Walking through Guzzano the other day I found two notices displayed of the type which always causes me some grief:
As someone today wrote to me: “… it seems that rather a lot of cats have gone missing from our area. I wonder why this is.” This comment may or may not be especially true of our villages: cats (and other pets) unfortunately go missing in all areas of the world.
The lost feline situation in Guzzano, however, made me feel rather anxious as I had not spotted a friends’ cat there on a previous visit. Fortunately, I was assured by acquaintances, who were looking after it while the owners were away, that Pusskins was fine!
I would add a further cat, or kitten rather, to the missing feline list. It’s the one mentioned at the end of my post at: https://longoio.wordpress.com/2013/10/22/water-bombs/
Regrettably, while we were away for a couple of days, the following week, the little mite vanished. I got up some notices and they were posted on trees and lamp posts around the area, but to-date there has been no response.
It should be emphasised that all notices, except parish and electoral ones, put up in public places in Italy have to carry a stamp duty, even if they are photocopies of the original. In the case of LOST notices, however, unofficial exception is made if they are not placed on the commune’s village noticeboard. Despite this, one of the notices I put up on the electricity mast in Longoio’s car park kept on being ripped down by person(s) unknown.
Cats, as most people who have ever “owned” them know, have very varied and complex behavioural patterns. Our own cats range in their behaviour from being very gregarious to being very aloof but they all recognize our house as being the central place in their lives. If one of them (God forbid!) ever went missing then it would have to be something very serious indeed to have made them disappear e.g. a dangerous dog or human. There have been even cases of people being accused of trapping cats for food. I think this is a rural (as distinct from urban) myth but clearly there may have been instances of roast leg of cat being served up in starving households when World War II raged in this part of the world. In particular, the citizens of Vicenza, to this day, are lumbered with a reputation for eating cat. Indeed, the other name for them is “Magnagati” (“cat-eaters” in the local dialect)!
To return to the case of our little mite’s disappearance I have come to two possible reasons as to why it vanished.
One: the kitten actually belonged to someone and had become disoriented because it had lost its way home through directional scent having been wiped away by the heavy rains that were sweeping Longoio that night. Either the owner found it or the kitten had found its way to the owner’s house.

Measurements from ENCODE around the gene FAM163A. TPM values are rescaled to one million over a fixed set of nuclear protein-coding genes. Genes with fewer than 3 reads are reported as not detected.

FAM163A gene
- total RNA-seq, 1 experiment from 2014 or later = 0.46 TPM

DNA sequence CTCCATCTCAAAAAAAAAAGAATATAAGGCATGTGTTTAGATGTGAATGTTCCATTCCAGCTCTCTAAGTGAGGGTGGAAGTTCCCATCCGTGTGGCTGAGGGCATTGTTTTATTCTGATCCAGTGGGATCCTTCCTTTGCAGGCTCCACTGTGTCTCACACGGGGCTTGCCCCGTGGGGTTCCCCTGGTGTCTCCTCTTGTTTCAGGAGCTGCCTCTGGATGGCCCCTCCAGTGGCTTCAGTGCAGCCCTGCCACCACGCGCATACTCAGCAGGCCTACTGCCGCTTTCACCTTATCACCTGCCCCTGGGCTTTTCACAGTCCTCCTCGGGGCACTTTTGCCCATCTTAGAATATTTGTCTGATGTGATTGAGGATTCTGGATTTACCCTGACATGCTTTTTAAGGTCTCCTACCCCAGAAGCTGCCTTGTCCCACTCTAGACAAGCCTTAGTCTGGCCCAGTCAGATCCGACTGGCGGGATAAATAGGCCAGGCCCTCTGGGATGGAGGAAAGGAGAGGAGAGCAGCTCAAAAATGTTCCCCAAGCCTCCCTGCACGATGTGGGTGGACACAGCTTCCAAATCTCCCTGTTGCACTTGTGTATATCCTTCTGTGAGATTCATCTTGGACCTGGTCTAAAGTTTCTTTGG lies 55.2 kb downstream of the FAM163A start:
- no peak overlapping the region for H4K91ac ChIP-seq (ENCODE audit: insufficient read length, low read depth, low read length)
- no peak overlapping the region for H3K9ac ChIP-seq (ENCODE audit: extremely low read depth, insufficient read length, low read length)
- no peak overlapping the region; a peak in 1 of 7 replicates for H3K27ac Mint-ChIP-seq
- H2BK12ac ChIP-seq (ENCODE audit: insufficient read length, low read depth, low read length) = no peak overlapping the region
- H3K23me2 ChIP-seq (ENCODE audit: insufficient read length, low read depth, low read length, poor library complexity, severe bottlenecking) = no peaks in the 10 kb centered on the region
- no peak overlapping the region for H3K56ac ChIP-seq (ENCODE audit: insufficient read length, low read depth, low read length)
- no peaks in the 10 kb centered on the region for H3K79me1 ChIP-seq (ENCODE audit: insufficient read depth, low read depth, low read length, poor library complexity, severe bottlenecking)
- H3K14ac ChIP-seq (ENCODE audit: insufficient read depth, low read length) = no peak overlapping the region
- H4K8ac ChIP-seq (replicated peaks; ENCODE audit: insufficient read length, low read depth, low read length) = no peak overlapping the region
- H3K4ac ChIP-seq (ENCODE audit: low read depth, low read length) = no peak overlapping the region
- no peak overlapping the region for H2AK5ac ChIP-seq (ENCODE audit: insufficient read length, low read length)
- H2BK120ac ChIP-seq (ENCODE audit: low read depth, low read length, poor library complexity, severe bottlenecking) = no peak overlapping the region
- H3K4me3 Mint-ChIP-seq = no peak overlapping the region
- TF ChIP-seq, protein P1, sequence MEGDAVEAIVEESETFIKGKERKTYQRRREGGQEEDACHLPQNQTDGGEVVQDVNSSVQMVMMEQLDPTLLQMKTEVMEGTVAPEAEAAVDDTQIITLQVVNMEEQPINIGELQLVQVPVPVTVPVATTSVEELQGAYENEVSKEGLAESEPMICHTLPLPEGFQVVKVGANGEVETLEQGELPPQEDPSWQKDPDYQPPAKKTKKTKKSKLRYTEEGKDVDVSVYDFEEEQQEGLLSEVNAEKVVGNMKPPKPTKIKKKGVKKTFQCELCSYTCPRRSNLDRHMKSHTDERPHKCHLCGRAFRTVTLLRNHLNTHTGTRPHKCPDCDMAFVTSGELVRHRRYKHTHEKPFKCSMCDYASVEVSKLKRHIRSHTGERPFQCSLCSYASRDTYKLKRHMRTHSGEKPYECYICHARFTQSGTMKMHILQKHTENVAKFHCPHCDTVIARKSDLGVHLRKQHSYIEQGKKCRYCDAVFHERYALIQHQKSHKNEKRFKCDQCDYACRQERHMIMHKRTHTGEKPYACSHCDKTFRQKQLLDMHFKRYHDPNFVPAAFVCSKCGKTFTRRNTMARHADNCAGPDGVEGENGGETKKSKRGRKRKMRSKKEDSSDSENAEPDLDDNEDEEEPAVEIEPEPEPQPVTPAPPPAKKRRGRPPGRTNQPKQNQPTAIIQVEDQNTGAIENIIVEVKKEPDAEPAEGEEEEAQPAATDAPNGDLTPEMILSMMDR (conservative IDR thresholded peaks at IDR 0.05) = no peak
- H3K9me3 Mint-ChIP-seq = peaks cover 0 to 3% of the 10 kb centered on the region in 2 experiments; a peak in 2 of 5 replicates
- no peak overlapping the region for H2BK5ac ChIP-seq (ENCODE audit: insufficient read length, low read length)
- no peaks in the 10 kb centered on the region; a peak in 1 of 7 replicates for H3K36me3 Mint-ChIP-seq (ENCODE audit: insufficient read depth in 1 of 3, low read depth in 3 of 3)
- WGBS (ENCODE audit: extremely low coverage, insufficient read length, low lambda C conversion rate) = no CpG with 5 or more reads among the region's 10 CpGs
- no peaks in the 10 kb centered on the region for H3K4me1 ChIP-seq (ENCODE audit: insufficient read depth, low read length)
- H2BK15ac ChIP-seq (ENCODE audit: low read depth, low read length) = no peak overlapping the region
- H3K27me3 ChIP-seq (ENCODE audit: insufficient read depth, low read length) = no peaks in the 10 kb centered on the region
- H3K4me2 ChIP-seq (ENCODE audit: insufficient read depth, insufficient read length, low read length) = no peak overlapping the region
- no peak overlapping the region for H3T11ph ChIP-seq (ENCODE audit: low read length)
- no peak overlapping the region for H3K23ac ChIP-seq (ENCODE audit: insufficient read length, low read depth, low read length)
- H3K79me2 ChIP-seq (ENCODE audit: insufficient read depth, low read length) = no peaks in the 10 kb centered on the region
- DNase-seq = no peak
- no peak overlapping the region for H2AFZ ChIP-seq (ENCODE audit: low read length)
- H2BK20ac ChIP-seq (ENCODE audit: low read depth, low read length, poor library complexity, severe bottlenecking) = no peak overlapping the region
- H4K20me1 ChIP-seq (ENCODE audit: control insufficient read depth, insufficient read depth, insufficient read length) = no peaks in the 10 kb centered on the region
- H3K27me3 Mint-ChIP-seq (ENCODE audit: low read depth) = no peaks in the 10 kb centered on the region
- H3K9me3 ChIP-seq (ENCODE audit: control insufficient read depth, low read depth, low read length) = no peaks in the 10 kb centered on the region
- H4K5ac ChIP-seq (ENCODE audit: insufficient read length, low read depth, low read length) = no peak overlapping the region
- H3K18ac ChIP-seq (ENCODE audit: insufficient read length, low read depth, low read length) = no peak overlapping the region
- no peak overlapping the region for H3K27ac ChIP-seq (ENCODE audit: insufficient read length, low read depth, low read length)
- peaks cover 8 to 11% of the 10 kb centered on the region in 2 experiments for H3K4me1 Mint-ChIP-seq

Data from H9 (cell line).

Two: the kitten may have been owner-less and, because of its very gregarious nature, become adopted by another person. This could also be true since, although it got on very well with us, our other cats didn’t like the kitten very much and may have made it feel unwelcome. (But, given time, could they have eventually accepted it, I wonder?)
The problem is that whoever has the kitten now can’t be a local person since we haven’t seen it around Longoio anymore, and surely someone would have told us that it was their kitten. So the mystery remains. We don’t know whether it is dead or alive or where it is, if alive.
On the web there are various sites that offer advice on finding one’s missing cat. Guidance given can be boiled down to the following main tips:
- Remain calm and act fast
- Don’t just rely in “Lost” notices: actively look for your cat. In particular:
- Call your cat
- Stop and listen regularly
- If possible leave your cat’s litter box in front of your house
- Leave bits of your favourite cat’s food out
- Retrace steps: when and where did you last see your cat
In many respects there is something worse than having one’s favourite feline expire before one’s eyes, and that is not knowing whether they are still alive if they disappear. On the positive side, however, one of the cat’s nine lives in Longoio would hardly be lost by being run over by traffic (since there isn’t any…).
Perhaps, anyway, GPS technology will soon make the phenomenon of missing cats and the grief they bring a thing of the past.